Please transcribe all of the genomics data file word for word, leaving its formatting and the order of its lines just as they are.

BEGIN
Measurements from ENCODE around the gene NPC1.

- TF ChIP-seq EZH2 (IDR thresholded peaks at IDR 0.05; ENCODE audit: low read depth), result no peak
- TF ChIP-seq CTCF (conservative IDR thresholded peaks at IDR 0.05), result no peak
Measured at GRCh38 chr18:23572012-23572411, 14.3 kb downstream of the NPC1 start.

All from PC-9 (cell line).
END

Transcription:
Measurements from ENCODE around the gene NPC1.

- TF ChIP-seq EZH2 (IDR thresholded peaks at IDR 0.05; ENCODE audit: low read depth), result no peak
- TF ChIP-seq CTCF (conservative IDR thresholded peaks at IDR 0.05), result no peak
Measured at GRCh38 chr18:23572012-23572411, 14.3 kb downstream of the NPC1 start.

All from PC-9 (cell line).